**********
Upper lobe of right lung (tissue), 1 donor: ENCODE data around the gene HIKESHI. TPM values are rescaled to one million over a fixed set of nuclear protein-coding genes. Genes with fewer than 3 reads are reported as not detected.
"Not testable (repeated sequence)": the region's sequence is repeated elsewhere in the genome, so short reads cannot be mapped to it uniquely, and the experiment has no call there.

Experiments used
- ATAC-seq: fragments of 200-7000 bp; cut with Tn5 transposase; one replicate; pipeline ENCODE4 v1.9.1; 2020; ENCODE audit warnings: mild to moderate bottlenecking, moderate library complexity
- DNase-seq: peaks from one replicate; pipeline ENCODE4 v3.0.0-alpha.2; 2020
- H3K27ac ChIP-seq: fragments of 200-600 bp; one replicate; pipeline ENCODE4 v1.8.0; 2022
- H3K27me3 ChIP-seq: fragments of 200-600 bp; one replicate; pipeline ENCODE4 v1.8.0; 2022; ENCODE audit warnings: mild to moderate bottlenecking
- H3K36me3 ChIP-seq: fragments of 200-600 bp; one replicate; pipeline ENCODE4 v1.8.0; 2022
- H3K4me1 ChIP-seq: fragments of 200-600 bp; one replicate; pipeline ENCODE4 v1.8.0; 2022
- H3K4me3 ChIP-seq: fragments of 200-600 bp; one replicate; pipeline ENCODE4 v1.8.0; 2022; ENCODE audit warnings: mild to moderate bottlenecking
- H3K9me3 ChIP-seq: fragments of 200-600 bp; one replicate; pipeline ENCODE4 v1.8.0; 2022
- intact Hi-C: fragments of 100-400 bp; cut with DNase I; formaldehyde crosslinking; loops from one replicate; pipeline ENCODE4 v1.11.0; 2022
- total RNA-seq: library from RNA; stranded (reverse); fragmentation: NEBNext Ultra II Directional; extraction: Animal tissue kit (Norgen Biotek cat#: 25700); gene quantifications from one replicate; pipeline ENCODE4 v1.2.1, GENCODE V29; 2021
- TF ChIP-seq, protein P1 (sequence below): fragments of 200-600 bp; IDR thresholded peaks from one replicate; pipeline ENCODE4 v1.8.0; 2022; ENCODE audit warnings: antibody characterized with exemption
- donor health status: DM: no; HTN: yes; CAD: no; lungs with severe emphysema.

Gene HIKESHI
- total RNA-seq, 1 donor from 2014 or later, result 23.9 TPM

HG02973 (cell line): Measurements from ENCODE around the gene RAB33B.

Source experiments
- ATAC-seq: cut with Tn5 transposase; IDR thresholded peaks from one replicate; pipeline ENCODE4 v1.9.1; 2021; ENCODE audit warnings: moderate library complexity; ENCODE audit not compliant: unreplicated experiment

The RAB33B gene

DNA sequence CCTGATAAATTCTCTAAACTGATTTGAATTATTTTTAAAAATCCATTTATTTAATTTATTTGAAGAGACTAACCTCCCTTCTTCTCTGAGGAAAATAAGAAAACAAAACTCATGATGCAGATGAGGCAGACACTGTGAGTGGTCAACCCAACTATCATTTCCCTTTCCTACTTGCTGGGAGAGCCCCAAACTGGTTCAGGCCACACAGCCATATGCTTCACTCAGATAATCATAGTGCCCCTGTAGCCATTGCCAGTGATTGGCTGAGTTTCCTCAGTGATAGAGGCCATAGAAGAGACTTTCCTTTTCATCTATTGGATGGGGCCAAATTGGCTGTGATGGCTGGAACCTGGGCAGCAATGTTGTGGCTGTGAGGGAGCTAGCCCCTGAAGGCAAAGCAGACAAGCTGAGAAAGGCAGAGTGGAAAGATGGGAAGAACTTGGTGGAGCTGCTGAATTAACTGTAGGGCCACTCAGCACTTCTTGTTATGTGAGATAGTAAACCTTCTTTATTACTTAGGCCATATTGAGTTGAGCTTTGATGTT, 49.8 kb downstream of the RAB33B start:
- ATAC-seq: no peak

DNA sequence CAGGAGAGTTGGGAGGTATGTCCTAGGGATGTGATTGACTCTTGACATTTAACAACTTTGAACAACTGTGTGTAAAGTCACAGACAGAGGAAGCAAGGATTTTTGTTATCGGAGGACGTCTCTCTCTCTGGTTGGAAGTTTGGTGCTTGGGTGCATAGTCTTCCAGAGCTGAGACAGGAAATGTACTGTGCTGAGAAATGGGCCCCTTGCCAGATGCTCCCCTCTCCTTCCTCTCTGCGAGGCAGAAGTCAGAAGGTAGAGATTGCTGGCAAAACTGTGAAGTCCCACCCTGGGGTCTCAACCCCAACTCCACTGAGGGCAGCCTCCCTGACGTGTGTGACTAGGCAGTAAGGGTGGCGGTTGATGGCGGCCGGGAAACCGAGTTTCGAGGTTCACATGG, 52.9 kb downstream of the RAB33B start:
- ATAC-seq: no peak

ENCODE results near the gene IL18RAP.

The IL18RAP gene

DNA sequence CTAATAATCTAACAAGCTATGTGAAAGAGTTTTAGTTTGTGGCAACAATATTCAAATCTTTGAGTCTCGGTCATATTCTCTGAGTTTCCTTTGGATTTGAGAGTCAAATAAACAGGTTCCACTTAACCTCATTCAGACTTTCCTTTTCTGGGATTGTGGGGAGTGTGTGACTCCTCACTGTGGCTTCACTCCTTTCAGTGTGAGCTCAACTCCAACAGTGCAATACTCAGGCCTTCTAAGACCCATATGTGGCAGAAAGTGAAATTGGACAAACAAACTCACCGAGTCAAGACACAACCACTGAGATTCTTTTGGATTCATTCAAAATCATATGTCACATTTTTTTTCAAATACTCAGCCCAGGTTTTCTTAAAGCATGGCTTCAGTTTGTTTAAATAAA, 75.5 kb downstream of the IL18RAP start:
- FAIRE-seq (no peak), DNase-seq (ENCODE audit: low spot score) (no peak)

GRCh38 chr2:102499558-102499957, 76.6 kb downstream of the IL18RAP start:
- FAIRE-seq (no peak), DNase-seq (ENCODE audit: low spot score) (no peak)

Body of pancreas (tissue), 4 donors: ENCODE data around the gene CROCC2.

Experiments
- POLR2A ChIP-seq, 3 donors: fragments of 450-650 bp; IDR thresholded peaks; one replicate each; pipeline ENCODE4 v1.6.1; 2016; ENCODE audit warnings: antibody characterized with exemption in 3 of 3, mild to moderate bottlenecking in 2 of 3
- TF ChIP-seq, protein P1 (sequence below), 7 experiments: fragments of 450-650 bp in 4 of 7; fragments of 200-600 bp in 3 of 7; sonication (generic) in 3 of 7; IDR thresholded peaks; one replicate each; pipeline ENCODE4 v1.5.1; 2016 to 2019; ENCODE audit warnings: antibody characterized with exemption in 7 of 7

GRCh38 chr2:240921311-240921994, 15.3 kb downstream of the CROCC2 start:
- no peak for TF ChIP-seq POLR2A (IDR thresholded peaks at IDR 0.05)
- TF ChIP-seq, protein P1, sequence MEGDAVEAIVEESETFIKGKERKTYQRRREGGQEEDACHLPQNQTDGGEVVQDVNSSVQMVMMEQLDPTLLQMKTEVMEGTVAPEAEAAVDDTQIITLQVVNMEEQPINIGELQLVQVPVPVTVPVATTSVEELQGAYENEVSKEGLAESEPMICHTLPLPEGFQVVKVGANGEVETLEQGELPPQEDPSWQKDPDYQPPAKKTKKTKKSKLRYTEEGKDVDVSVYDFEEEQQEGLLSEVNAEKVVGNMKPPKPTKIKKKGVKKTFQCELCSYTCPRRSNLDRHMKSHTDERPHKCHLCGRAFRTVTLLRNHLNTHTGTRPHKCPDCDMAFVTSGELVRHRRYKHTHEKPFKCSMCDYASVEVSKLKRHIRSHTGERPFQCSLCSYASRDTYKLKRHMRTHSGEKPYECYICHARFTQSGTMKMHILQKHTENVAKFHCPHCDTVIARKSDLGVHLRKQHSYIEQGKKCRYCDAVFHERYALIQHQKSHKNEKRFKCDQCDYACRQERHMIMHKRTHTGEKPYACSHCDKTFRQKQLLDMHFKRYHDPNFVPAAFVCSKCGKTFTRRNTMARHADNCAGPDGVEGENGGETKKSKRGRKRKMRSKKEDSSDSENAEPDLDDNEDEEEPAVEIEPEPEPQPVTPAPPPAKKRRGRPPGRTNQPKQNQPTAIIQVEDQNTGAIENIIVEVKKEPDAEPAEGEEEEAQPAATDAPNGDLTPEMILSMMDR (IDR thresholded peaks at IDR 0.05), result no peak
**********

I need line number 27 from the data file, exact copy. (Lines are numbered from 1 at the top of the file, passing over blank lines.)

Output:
The IL18RAP gene